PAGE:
Configure sonarwhal to your needs
We think tools should be helpful and should stay out of your way. We can tell you what we think is important, but at the end of the day, you are the one that best understands what you are building and what requirements you have.
We build sonarwhal with strong defaults, but with the flexibility to let you decide what rules are relevant to your project, what URLs should be ignored, what browser you want to use—essentially, we want everything to be configurable.
To make it easier to reuse configurations, you can now extend from one or more and tweak the properties you want.
For example, to use the configuration “web-recommended” you just have to:
npm install @sonarwhal/configuration-web-recommended
And tell your .sonarwhalrc file to extend from it:
{
  "extends": ["web-recommended"]
}
If you want to tweak it, you can do this:
{
  "extends": ["web-recommended"],
  "ignoredUrls": [{
    "domain": ".*.domain1.com/.*",
    "rules": ["*"]
  }],
  "rules": {
    "highest-available-document-mode: ["error", {
      "requireMetaTag": true
    }]
  }
}
The above snippet will use the defaults of “web-recommended”, ignore all resources that match the regular expression .*.domain1.com/.* and enforce the X-UA-Compatible meta tag instead of the header.
Without doubt, one of our favorite features is the adaptability of the rules. Depending on the browsers you want to support, some rules will adapt their feedback telling you the best approach for your specific case. We believe this is really important because not everybody gets to develop for the latest browser versions.
Easily extend sonarwhal with parsers to analyze files such as config files
Catching issues early in the development cycle is usually better than when the project is already shipped. To help with this we created the “local connector” that allows you to validate the files you are working with.
Building a website these days usually requires more than just writing HTML, JavaScript and CSS files. Developers use task managers, bundlers, transpilers, and compilers to generate their code. And each one of these needs to be configured, which in some cases is not easy. To tackle this problem, we came up with the concept of a parser. A parser understands a resource format and is capable of emitting information about it so rules can use it.
Parsers are a powerful concept. They allow sonarwhal to be expanded to support new scenarios we couldn’t imagine when we first started the project. In our ca se, we’ve started creating parsers for config files of the most popular tools used during the build process ( tsconfig.json, .babelrc, and webpack.config.js so far) and rules related to them:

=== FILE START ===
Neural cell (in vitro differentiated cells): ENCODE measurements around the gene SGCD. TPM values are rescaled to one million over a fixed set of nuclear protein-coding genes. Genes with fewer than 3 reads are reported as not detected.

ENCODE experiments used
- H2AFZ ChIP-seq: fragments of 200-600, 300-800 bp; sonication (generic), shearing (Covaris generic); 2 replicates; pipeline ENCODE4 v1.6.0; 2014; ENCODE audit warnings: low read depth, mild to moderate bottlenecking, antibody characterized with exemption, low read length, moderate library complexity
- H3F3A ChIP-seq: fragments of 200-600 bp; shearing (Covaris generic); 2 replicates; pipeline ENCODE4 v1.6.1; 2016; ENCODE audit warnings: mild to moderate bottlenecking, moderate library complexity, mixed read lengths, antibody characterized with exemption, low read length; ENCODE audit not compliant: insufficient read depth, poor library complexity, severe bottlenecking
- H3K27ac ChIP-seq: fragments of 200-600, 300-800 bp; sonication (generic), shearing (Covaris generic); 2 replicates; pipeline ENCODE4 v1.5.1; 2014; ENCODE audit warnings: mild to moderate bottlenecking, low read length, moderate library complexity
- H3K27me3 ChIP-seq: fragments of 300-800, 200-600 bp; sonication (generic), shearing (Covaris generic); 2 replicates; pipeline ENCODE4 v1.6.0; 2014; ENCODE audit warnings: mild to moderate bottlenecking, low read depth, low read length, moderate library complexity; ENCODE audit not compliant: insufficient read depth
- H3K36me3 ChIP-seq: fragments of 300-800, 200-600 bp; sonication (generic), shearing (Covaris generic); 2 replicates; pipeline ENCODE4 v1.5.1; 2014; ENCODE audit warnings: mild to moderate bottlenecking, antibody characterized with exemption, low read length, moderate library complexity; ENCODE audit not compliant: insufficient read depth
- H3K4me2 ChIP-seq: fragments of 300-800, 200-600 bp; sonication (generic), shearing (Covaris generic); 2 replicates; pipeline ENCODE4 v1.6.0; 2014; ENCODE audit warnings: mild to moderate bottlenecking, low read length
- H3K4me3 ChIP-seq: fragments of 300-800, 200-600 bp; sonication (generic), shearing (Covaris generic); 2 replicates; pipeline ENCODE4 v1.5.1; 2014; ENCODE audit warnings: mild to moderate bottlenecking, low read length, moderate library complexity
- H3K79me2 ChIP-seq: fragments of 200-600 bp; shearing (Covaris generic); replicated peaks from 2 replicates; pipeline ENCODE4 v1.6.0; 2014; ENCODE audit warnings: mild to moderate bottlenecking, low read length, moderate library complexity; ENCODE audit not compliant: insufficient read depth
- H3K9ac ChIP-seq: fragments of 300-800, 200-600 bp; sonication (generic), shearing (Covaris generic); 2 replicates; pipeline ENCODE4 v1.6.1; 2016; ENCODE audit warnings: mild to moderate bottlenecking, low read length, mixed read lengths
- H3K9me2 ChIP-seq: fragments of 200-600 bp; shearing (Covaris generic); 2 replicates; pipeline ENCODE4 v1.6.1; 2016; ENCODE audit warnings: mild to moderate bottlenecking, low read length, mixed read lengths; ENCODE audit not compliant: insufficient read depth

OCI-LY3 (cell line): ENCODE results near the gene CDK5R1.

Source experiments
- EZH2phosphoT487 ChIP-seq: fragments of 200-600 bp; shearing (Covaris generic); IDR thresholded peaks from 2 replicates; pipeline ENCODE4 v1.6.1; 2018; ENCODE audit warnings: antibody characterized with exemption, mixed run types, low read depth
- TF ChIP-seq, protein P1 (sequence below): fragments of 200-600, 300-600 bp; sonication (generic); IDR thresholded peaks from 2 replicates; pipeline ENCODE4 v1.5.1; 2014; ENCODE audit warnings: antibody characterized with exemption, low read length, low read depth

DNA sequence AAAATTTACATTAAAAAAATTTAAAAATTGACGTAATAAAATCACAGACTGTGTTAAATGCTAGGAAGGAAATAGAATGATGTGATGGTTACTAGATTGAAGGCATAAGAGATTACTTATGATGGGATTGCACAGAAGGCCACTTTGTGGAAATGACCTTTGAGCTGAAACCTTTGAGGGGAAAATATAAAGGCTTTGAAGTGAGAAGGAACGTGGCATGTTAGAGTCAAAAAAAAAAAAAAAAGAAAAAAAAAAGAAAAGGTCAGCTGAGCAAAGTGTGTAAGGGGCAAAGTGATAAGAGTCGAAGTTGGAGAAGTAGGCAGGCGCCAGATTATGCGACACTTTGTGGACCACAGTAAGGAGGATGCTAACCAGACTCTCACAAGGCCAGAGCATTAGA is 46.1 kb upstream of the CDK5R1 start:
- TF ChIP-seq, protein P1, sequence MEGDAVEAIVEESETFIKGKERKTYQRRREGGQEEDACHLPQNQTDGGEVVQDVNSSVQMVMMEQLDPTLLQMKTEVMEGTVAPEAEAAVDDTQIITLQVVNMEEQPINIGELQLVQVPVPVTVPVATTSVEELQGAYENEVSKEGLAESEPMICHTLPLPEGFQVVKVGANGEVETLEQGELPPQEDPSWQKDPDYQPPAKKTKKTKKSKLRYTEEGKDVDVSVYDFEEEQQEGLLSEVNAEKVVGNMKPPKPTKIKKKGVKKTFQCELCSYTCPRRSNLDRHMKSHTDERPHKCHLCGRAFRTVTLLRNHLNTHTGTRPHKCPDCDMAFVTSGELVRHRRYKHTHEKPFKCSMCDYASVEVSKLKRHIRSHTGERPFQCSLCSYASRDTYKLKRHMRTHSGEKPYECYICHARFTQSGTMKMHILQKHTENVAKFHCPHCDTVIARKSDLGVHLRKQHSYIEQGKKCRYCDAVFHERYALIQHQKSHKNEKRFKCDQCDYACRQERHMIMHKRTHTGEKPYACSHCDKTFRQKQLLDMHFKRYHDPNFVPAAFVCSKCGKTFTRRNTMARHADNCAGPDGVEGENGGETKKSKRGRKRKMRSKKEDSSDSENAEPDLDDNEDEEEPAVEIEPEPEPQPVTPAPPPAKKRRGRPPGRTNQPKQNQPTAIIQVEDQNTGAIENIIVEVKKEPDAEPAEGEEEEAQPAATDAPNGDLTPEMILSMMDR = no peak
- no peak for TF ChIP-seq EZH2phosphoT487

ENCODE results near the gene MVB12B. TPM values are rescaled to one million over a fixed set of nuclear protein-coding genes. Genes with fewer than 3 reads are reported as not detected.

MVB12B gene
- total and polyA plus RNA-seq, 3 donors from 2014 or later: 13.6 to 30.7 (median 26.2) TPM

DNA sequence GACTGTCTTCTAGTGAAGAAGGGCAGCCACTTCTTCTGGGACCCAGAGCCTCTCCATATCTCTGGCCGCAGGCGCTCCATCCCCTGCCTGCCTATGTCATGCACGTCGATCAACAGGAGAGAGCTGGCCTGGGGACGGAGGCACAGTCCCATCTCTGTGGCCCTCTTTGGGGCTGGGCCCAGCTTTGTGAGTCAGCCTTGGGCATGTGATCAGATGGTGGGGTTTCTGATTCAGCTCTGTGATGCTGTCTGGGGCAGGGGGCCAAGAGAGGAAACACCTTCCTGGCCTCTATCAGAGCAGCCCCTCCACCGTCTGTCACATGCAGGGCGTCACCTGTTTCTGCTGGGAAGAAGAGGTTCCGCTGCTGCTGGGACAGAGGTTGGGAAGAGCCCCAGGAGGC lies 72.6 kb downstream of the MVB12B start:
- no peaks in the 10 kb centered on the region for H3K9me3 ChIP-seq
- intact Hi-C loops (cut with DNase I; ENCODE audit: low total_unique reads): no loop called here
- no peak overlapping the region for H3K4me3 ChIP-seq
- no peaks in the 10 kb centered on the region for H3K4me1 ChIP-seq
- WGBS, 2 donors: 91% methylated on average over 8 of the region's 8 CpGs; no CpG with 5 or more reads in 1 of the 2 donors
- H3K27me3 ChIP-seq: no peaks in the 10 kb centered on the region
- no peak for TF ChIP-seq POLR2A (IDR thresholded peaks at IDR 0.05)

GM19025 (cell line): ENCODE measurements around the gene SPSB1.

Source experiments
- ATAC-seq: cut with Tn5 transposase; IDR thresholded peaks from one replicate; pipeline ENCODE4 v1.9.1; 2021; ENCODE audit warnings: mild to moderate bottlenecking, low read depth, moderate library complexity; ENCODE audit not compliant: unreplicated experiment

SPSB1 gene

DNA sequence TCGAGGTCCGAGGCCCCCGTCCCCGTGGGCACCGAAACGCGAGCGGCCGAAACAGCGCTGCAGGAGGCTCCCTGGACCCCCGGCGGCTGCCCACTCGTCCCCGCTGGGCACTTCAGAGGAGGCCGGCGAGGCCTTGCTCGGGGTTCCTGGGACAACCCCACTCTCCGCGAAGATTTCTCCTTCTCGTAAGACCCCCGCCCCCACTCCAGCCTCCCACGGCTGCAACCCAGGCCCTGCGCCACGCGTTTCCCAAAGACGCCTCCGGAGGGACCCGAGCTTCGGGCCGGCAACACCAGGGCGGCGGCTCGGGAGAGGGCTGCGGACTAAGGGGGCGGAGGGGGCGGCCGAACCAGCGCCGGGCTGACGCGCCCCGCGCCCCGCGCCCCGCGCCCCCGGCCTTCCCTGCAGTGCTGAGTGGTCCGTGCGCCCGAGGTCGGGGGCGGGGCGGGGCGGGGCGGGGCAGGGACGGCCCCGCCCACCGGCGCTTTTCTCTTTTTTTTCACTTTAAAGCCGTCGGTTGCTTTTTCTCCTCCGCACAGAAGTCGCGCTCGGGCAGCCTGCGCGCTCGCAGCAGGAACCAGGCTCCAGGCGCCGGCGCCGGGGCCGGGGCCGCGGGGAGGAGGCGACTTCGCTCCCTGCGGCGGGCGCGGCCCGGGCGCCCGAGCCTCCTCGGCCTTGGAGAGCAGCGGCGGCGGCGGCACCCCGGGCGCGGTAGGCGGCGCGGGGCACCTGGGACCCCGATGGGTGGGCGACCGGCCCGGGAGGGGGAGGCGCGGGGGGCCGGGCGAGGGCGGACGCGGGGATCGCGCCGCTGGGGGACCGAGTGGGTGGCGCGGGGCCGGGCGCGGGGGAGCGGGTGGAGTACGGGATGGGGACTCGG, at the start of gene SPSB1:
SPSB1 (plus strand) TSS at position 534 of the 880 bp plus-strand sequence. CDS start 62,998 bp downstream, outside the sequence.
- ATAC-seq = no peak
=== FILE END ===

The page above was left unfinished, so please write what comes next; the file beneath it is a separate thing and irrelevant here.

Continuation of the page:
By default TypeScript output is ES3 compatible, but maybe you don’t need to go all the way down and could be using ES5, ES6, etc. Using the information of your browserslist, we’ll tell you what target you should have in your tsconfig.json file.
 If you are using webpack, you should have “modules”: false in your .babelrc file to make sure you have better tree shaking and thus, less generated code.
These are just some relatively basic examples of what’s possible. Parsers allow you to create rules for virtually anything. For example, someone could create a parser that understands the metadata of image files and then a rule that checks that all the images have a valid “copyright status.”

sonarwhal analyzing configuration files for webpack and TypeScript
sonarwhal v1 is now available! Go get it while it’s fresh!
As you can see, we’ve been busy! After all that, we’re finally ready to announce the first major version of sonarwhal!
While this is a big milestone for us, it doesn’t mean we are going to remain idle. Indeed, now that GitHub organization projects can be public we’ve opened up ours so you can know the project’s priorities and what we are working on.
Some of the things we are more excited about are:
New rules: you can expect more rules around security, performance, PWA, and development very soon.
User actions for the browser: sometimes the page or scenario you need to test requires a bit of interaction to get to it. We are looking in ways to allow you to control the browser before a scan.
Custom configuration for the online scanner: the user should be capable of deciding everything, even when using the online scanner.
Notifications for the online scanner: some websites take longer than others to scan and is easy to forget you have something running on a background tab. We will add opt-in notifications to let you know when all the results are gathered.
sonarwhal is completely open source and community driven. Your feedback is really appreciated and helps us prioritize this list. And if you want to help developers all around the world, join us!
– Antón Molleda, Senior Program Manager, Microsoft Edge

sonar: Linting the web forward

In addition to building a great browser and dependable web platform for Windows, we’re passionate about empowering developers to build great websites. With that goal in mind, we launched modern.IE in 2013 featuring a static scan tool to detect optimizations for old versions of IE, outdated libraries, missing prefixes, and more. The web has moved on since then, and it’s time to update our tools accordingly!
Introducing sonar
Today, we are excited to announce the next evolution of the static scan tool: sonar, a new linting tool and site scanner for the modern web.